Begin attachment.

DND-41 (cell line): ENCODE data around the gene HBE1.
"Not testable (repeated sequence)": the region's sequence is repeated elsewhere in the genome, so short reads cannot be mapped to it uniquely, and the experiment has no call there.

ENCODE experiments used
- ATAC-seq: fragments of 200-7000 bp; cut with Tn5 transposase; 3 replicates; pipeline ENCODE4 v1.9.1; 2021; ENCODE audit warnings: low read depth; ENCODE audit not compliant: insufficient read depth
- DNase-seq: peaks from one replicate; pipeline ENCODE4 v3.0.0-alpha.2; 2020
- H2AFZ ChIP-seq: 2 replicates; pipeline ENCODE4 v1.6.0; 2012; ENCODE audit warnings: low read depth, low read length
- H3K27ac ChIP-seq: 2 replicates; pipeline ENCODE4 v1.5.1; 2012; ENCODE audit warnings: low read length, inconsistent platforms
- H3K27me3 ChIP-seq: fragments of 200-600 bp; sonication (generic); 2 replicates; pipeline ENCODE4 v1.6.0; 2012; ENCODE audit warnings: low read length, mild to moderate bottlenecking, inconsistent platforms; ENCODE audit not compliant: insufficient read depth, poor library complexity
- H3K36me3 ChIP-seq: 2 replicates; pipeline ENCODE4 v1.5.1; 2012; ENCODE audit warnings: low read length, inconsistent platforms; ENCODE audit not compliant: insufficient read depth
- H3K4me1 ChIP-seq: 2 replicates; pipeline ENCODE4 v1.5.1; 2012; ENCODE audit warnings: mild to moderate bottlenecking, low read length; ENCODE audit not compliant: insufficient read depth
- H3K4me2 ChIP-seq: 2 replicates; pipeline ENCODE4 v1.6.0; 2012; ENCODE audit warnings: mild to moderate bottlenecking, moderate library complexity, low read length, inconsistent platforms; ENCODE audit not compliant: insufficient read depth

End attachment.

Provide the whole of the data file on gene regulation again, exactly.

DND-41 (cell line): ENCODE data around the gene HBE1.
"Not testable (repeated sequence)": the region's sequence is repeated elsewhere in the genome, so short reads cannot be mapped to it uniquely, and the experiment has no call there.

ENCODE experiments used
- ATAC-seq: fragments of 200-7000 bp; cut with Tn5 transposase; 3 replicates; pipeline ENCODE4 v1.9.1; 2021; ENCODE audit warnings: low read depth; ENCODE audit not compliant: insufficient read depth
- DNase-seq: peaks from one replicate; pipeline ENCODE4 v3.0.0-alpha.2; 2020
- H2AFZ ChIP-seq: 2 replicates; pipeline ENCODE4 v1.6.0; 2012; ENCODE audit warnings: low read depth, low read length
- H3K27ac ChIP-seq: 2 replicates; pipeline ENCODE4 v1.5.1; 2012; ENCODE audit warnings: low read length, inconsistent platforms
- H3K27me3 ChIP-seq: fragments of 200-600 bp; sonication (generic); 2 replicates; pipeline ENCODE4 v1.6.0; 2012; ENCODE audit warnings: low read length, mild to moderate bottlenecking, inconsistent platforms; ENCODE audit not compliant: insufficient read depth, poor library complexity
- H3K36me3 ChIP-seq: 2 replicates; pipeline ENCODE4 v1.5.1; 2012; ENCODE audit warnings: low read length, inconsistent platforms; ENCODE audit not compliant: insufficient read depth
- H3K4me1 ChIP-seq: 2 replicates; pipeline ENCODE4 v1.5.1; 2012; ENCODE audit warnings: mild to moderate bottlenecking, low read length; ENCODE audit not compliant: insufficient read depth
- H3K4me2 ChIP-seq: 2 replicates; pipeline ENCODE4 v1.6.0; 2012; ENCODE audit warnings: mild to moderate bottlenecking, moderate library complexity, low read length, inconsistent platforms; ENCODE audit not compliant: insufficient read depth